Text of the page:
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Pakistan has potential to export 40,000T kinnow to India annually — News and photos on Allbiz United Kingdom
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All.BizUnited KingdomNewsAgricultural marketPakistan has potential to export 40,000T kinnow to India annually

Pakistan has potential to export 40,000T kinnow to India annually

18 Dec 2012 14:33 | Agricultural market

LAHORE: Pakistani kinnow exporters can benefit from improved ties with India for increasing exports of kinnow from Pakistan to India with annual consumption of 40,000 tonnes.

LAHORE: Pakistani kinnow exporters can benefit from improved ties with India for increasing exports of kinnow from Pakistan to India with annual consumption of 40,000 tonnes.

Indians rate Pakistani kinnow equal in value to Australian oranges and by exporting kinnow to India, our exporters can save a big portion of transportation expenditure as compared to other countries.

According to an estimate Pakistan can export 40,000 tonnes of kinnow to India annually.

With the shortest land route access from main fruit producing areas of Pakistan and a huge population consuming kinnow, India can be the best market for export of the delicious winter fruit, which may operationional in January 2013. Harvest Tradings CEO Ahmad Jawad on Monday said free trade and frequent interactions could result in making our farming high-tech too with lesser cost, due to proximity of the two countries. Information on agro processing industries, and floriculture could give farmers the diversity that they need in making intelligent decisions and influencing policymaking.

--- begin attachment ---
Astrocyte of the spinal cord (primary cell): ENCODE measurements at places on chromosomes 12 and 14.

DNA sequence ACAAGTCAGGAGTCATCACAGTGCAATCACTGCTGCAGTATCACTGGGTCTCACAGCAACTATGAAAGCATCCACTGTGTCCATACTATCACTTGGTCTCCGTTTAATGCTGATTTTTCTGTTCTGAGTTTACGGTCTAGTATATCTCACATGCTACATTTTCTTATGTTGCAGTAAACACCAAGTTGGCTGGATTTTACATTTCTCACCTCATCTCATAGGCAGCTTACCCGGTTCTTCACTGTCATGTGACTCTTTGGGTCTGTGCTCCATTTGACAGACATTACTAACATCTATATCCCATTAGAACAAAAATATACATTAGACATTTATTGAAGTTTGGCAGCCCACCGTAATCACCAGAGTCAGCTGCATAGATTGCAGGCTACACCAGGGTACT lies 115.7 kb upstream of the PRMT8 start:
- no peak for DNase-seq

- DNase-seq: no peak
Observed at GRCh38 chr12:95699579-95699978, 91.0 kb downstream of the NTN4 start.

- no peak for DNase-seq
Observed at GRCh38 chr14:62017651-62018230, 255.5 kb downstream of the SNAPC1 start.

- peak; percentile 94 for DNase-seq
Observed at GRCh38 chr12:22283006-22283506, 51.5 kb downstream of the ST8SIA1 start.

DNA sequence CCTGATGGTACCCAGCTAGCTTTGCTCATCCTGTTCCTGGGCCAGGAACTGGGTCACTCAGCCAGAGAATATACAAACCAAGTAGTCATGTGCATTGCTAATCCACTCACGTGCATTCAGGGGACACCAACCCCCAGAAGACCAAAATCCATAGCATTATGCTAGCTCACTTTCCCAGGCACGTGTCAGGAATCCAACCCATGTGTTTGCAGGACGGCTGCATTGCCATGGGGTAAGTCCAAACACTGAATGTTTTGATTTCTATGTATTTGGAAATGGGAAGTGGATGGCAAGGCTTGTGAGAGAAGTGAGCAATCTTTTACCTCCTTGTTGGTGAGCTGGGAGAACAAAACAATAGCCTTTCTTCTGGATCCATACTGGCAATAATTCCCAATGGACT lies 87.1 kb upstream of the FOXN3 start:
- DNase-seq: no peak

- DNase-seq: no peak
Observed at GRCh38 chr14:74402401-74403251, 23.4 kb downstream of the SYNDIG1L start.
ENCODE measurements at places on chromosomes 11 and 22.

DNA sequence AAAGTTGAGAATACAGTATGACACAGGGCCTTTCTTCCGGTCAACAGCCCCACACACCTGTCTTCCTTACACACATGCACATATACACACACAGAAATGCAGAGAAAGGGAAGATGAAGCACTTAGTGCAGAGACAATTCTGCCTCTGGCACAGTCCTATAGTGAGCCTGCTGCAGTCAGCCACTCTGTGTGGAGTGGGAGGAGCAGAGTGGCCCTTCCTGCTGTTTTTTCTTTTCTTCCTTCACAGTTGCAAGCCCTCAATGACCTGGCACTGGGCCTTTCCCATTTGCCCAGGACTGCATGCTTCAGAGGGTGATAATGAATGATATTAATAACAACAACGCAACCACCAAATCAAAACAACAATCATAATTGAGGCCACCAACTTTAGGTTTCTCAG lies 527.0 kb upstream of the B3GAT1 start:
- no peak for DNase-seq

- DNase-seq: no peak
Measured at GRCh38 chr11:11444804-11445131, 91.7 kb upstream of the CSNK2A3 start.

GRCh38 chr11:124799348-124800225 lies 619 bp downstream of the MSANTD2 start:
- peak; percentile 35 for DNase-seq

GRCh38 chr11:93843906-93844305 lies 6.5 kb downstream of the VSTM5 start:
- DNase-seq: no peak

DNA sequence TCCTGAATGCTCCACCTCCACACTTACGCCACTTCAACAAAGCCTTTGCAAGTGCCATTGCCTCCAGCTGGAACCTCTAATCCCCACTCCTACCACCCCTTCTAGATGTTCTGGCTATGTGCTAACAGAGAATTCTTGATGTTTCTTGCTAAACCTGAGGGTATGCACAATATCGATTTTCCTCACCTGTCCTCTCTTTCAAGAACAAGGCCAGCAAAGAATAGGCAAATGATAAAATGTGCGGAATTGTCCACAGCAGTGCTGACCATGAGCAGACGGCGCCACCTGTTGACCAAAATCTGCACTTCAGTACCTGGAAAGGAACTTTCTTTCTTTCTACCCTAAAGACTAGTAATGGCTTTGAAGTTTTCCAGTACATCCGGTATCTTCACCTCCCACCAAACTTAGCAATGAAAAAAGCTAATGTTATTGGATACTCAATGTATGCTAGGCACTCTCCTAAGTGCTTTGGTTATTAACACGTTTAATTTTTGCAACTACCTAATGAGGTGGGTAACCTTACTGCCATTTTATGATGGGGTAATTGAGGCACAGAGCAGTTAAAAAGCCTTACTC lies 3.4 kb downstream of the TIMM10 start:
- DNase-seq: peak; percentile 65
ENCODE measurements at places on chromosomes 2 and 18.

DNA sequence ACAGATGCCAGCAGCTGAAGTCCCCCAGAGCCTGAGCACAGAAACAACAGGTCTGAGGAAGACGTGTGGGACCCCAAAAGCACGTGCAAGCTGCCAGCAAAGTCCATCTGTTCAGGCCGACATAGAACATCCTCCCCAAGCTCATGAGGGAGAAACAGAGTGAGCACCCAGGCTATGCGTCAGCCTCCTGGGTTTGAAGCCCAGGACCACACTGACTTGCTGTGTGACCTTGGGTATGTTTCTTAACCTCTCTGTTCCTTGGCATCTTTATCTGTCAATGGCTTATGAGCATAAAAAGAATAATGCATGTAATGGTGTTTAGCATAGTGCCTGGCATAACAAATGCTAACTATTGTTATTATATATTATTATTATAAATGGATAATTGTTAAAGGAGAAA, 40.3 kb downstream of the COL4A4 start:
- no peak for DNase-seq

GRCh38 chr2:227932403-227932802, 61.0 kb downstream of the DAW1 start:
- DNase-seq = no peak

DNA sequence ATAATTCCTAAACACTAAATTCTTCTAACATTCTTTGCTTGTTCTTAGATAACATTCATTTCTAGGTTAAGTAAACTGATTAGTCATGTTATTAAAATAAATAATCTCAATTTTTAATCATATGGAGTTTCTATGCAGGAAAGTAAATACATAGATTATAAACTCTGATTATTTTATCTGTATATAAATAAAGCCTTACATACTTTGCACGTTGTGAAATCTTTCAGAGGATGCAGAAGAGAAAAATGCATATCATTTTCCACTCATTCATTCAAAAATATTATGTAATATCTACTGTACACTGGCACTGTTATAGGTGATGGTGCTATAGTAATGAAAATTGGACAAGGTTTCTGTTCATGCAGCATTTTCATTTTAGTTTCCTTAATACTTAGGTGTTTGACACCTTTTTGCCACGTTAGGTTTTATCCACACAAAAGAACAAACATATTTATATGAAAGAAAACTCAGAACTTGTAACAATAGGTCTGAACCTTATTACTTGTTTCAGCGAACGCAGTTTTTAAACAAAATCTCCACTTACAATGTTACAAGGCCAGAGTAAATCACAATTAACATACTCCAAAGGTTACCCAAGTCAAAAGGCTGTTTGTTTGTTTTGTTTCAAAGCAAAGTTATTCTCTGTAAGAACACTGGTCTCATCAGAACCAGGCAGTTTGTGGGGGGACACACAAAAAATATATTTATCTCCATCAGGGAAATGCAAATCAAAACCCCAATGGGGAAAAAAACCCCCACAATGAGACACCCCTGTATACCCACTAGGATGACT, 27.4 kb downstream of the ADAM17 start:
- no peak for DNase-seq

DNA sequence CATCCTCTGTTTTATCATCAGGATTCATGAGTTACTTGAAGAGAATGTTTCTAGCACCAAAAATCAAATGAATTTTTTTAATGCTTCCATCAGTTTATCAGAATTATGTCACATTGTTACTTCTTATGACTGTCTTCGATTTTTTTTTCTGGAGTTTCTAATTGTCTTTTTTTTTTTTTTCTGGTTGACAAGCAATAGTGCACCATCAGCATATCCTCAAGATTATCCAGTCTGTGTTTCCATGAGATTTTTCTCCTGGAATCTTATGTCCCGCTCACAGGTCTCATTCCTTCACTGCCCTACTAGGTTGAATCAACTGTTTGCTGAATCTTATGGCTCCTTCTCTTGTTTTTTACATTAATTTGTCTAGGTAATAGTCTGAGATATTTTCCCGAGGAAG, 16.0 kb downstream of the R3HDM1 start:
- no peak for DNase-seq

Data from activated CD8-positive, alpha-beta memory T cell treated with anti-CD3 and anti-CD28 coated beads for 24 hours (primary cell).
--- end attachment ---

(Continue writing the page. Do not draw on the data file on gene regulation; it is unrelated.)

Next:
There is no doubt India is also the largest importer of Pakistani dates, last year import worth of Rs 3 billion and we may take it to Rs 1 billion extra easily, he said.

Jawad said still our agriculture sector has a few concerns in the wake of trade liberalisation with India because of subsidies provided to their agriculture sector in the form of support price on diesel, fertilizer. This makes Pakistan's agriculture produce less competitive in relation to India. Secondly, there were colossal post-harvest losses in Pakistan due to lack of technology. On average each agriculture hectare gets a subsidy of $300 per year in India.

This works out to be around Rs 11,900 per acre of subsidy or 30 maunds average production of any commodity. Indian farmers have a comparative advantage of Rs 400 per 40kg. We need a cautious approach during the process of opening trade with India.

If you especially look at the progress in the last 10 months, you will notice that India and Pakistan have moved too fast in economic relations. With this accelerated pace no doubt the two neighbours can achieve the bilateral trade target of over $10 billion in next few years but with level playing field, Jawad remarked.

End.

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